The growing importance of ESG in Mergers and Acquisitions

The climate crisis, social inequality, labour practices and data security – all critical Environmental, Social and Governance (ESG) issues that impact every aspect of business, including Mergers and Acquisitions (M&A).

These factors are not just crucial to both buyers and sellers, but are also prompting renewed M&A activity in their own right. Consumers have become more socially and environmentally aware, choosing to spend their money on goods and services that reflect their own beliefs. The same is true of investors and, increasingly, capital is being allocated based on ESG performance. Regulators are also requiring greater disclosure.

The result is a world where a company’s value can be significantly impacted by its own ESG practices.

At Deloitte, we’re helping businesses to develop strong ESG strategies. With clients in ESG sensitive sectors such as consumer goods, energy, resources, industrials and financial services, our teams are supporting M&A due diligence through identifying value and pitfalls, while assessing what needs to be done post-deal to ensure continued effectiveness.

“Understanding fully your supply chain and all actors in it becomes so much more critical with ESG,” James Hilburn, director of ESG in M&A says. “ESG failures in your supply chain can have a massive impact on the reputation and market value of your business.”

Here Jason Caulfield and James Hilburn share advice for companies who want to build ESG considerations into their M&A transactions.

1. Be clear about your strategy

Businesses need a strategy that encompasses their entire ESG agenda that is driven from the top. This means establishing evidence-based priorities and a clear pathway that details how ESG-related M&A aligns within the overall vision for the next five to ten years.

“Nearly one third of companies are struggling to develop a strategy that fits with existing business models,” says Jason Caulfield, global Value Creation Services and M&A Operations lead. “But doing this means they can better meet the growing ESG expectations of customers, employees and investors, and capture the value that this represents.”

2. Look out for false claims and quantify opportunities

‘Greenwashing’ – or making overblown claims relating to environmental achievements – is something to look out for. The same is true for other ESG related claims. “If sellers have made inflated claims or hidden ethical failings deep in the supply chain, careful due diligence and valuations can help to find this out,” says Jason. “So it is important that a robust and fact-based view of ESG performance is developed early in the transaction process.”

Businesses should thoroughly assess both the opportunities and risks of material ESG components within their sector and geography. During the due diligence process, the levers for realising value post-deal should be identified and written into the transaction 100-day plan, along with metrics that should be monitored to track performance. A lever in this context may include carbon reduction initiatives or linking ESG performance to management remuneration.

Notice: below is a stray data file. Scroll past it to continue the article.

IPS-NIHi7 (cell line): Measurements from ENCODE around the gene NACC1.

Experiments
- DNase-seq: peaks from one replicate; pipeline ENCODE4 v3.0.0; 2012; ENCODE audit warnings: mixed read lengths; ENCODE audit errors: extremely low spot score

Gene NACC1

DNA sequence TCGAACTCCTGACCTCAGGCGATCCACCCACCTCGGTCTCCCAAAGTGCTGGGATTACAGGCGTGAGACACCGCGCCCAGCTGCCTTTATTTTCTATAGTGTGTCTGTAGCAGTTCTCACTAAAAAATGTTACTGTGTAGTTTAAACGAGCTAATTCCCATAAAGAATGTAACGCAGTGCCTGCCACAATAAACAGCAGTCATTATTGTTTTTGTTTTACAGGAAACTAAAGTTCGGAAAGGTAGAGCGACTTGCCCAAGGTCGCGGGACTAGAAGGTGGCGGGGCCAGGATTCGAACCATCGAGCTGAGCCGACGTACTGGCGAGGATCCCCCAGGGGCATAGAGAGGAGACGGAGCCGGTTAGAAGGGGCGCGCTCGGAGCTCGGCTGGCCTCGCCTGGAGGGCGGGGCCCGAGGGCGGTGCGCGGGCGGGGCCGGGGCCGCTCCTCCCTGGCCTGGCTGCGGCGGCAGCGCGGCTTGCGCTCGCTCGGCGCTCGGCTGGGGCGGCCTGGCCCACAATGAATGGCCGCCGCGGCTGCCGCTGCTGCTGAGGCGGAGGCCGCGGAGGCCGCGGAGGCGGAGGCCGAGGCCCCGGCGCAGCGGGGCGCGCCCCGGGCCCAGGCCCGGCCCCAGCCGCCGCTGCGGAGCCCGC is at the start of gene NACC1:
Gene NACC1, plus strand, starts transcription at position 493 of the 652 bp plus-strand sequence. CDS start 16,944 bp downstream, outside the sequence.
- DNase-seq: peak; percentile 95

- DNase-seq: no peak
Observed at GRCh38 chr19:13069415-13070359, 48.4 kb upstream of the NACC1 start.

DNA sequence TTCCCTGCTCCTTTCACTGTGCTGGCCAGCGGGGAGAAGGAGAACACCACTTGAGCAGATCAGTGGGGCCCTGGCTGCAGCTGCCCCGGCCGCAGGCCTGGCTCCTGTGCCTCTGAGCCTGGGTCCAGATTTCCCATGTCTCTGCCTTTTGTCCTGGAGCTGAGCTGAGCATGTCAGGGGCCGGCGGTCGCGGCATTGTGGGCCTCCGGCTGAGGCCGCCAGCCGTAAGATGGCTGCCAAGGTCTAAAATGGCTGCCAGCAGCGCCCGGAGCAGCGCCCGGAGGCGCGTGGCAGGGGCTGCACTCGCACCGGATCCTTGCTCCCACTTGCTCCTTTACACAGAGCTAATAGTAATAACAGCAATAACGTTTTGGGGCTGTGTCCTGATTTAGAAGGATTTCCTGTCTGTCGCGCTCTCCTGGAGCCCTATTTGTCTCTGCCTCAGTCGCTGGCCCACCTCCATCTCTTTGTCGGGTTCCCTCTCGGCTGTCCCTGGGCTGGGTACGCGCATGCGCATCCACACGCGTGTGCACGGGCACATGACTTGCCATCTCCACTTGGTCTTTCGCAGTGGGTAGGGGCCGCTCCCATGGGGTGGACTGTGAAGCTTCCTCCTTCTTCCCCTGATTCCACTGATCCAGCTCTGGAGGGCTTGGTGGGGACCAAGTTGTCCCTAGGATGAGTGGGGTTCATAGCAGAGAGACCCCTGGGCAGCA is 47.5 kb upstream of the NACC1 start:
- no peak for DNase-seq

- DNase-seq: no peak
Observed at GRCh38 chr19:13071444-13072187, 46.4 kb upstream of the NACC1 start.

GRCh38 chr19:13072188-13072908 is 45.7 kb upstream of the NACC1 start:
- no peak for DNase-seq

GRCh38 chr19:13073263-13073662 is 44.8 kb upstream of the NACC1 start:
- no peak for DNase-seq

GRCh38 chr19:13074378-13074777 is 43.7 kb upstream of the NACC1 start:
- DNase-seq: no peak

3. Deliver value from transaction closure

It’s essential that businesses can deliver ESG value, in the form of enhanced risk management, cost savings, improved working conditions or brand enhancement as some examples. From the first day of transaction closure, these will need to satisfy all stakeholders.

“Communicating successes and updates is key,” explains James, “and it should be done in a clear, compelling and transparent way. Giving concrete examples, for instance actual tons of CO2 reduced or improvement in employee diversity targets, will demonstrate commitment and credibility to both current, and future, investors and customers.”

4. Evolve your business to fit ESG transformation

ESG is a dynamic environment and a ‘set and forget’ approach post-transaction could be at odds with stakeholder expectations. “Businesses must remain in tune with the evolving ESG priorities of their customers, employees, investors and regulators,” says Jason, “and ensure these are built into their plans so they can thrive in the longer-term. One priority we don’t see going away is the focus on climate impact and the carbon emissions of a business as well as its up and down-stream supply chain.”

In this environment, our M&A advisors can bring innovative ideas to help clients transform their business at scale.
Fenton Burgin

Deloitte partner

M&A post-pandemic

A record-breaking global M&A boom has created a new landscape for the post-pandemic era.

In the first half of 2021, there were 140 low carbon energy transactions completed globally, each worth more than US $50 million, with the UK delivering 11 of these.

Low carbon M&A enables companies or energy suppliers to move to cleaner fuels and production by acquiring solar, wind and other energy technologies.

“Our tailored end-to-end services help clients define their M&A strategy, access capital, review or reset debt facilities and perform full service due diligence,” says Fenton Burgin, head of the UK Advisory Corporate Finance practice. “We stay with clients throughout the deal to help them capture value and maximise proceeds from divestitures or exit strategies."

For example, Deloitte worked with one client on a successful operational carve-out of a company spanning 60 countries within Europe, Asia-Pacific, North America and Latin America. Our buy-side assistance helped to deliver a standalone business employing more than 6,000 people.

“In this environment, our M&A advisors can bring innovative ideas to help clients transform their business at scale,” concludes Fenton, “and we’re proud to have been recognised in 2020 by Mergermarket as the number one Global and European M&A Financial Advisor.”


Will Black, PR manager
+44 20 7007 8242 | Email Will